All Too Human

The concept of the “inhuman” can’t be taken too literally. Unlike some science fiction dreamers, I don’t advocate that people should become inhuman, more than human or part machine. I don’t see how an artist can be anything other than a body that desires other bodies, functioning in normal bodily ways. There is no transcendence of the bodily, vulgar, ordinary and material. The inhuman is a place that allows a perspective on the mass delusions of the social, including the art world. What is most oppressive about art world conventions is that they block feeling, meaning an original response to any work. So then my use of the “inhuman” is actually on behalf of ordinary human feeling; it’s a strategy particular to abstraction to ground a liberating perspective—partial, temporary, contingent.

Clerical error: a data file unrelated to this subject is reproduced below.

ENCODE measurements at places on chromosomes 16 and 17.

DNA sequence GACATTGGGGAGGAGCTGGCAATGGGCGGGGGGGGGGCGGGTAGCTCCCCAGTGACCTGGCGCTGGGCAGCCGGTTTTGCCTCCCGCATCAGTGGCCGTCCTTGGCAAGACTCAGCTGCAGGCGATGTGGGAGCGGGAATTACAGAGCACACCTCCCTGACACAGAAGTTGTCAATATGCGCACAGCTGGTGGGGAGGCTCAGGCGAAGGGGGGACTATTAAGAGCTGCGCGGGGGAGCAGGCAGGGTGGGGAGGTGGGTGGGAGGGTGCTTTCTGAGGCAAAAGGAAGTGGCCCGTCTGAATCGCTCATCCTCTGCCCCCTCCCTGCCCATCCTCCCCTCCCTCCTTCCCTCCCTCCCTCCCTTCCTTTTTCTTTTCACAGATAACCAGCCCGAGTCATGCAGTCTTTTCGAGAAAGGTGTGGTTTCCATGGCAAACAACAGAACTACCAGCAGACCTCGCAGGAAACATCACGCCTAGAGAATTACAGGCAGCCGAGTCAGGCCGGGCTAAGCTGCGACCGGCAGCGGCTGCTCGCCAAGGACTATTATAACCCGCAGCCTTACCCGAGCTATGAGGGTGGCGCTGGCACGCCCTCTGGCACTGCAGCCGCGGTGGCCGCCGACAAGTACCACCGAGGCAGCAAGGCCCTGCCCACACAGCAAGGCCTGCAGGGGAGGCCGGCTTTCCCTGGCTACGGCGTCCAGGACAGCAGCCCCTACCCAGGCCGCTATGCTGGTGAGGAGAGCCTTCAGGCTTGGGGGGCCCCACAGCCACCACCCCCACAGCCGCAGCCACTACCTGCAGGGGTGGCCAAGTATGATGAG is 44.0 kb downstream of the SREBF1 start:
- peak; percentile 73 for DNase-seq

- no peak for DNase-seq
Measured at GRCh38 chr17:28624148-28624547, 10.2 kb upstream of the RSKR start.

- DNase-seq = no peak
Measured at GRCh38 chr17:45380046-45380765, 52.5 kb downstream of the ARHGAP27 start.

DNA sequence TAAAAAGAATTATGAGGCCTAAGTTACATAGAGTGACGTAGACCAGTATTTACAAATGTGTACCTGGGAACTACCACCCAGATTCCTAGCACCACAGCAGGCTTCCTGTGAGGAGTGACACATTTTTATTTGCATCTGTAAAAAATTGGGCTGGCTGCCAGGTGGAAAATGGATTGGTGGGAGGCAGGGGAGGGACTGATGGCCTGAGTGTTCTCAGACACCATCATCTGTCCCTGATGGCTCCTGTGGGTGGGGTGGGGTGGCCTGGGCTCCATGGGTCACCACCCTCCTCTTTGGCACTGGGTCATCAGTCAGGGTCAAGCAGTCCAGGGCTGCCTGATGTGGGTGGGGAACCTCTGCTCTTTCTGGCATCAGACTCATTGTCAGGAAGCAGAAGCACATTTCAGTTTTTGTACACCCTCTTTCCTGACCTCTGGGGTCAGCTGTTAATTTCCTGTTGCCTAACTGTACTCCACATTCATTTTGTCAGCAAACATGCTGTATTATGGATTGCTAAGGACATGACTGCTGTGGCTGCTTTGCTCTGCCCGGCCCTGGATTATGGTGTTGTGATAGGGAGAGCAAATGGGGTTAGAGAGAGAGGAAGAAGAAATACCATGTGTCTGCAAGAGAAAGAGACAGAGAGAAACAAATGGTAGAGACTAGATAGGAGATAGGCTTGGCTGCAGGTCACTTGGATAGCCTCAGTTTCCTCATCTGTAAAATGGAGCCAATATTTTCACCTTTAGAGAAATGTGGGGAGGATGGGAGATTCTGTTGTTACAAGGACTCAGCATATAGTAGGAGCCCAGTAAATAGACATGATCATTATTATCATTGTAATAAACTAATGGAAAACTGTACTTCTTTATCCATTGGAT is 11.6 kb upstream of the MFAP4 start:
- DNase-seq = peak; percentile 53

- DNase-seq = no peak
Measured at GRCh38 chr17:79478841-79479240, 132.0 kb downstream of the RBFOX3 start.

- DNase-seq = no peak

Still, there is a valid political reason for the terminology. One way to understand it might be to start with the environmental perspective offered earlier on this blog.

The Bird with the Coppery, Keen Claws

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